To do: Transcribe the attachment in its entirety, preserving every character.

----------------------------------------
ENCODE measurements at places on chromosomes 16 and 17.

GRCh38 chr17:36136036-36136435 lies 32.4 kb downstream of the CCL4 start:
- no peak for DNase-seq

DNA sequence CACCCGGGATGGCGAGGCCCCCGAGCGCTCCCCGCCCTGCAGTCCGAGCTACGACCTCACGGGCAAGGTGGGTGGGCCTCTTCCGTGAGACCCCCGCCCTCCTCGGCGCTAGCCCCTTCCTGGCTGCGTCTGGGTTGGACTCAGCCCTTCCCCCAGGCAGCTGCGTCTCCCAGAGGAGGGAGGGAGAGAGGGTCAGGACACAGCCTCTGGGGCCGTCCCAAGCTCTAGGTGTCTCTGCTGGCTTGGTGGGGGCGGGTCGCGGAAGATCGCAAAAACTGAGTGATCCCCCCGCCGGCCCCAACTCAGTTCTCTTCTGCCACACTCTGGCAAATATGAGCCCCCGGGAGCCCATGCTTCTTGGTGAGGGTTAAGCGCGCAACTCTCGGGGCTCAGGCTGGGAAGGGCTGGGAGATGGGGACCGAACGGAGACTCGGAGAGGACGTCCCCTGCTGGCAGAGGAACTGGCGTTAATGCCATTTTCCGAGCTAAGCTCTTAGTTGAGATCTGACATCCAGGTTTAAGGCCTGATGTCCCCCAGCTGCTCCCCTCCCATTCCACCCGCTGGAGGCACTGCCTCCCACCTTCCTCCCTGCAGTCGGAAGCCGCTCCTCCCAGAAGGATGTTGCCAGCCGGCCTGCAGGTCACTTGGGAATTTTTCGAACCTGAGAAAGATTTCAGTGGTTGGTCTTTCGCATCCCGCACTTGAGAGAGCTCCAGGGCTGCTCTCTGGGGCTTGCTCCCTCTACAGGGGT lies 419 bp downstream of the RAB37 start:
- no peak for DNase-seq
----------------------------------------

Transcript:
ENCODE measurements at places on chromosomes 16 and 17.

GRCh38 chr17:36136036-36136435 lies 32.4 kb downstream of the CCL4 start:
- no peak for DNase-seq

DNA sequence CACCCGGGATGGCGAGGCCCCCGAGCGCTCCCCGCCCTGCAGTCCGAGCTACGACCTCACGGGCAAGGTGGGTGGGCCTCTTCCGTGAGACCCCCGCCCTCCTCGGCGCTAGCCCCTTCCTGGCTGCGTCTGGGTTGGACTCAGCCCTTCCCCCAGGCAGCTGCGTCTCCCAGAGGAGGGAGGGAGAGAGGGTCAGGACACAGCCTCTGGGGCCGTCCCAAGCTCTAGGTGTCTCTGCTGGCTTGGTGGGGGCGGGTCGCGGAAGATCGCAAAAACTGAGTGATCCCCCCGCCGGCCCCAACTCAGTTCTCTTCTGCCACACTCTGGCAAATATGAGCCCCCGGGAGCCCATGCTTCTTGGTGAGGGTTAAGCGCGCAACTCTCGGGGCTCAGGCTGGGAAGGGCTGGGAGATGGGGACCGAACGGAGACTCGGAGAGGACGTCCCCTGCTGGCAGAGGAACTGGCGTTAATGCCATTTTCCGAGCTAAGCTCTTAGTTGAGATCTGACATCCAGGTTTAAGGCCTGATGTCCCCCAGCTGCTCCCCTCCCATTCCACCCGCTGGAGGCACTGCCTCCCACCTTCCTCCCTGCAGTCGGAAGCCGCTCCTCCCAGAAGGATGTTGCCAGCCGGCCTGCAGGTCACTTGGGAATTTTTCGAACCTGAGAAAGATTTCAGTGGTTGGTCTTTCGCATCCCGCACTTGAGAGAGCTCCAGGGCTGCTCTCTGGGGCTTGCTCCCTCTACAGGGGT lies 419 bp downstream of the RAB37 start:
- no peak for DNase-seq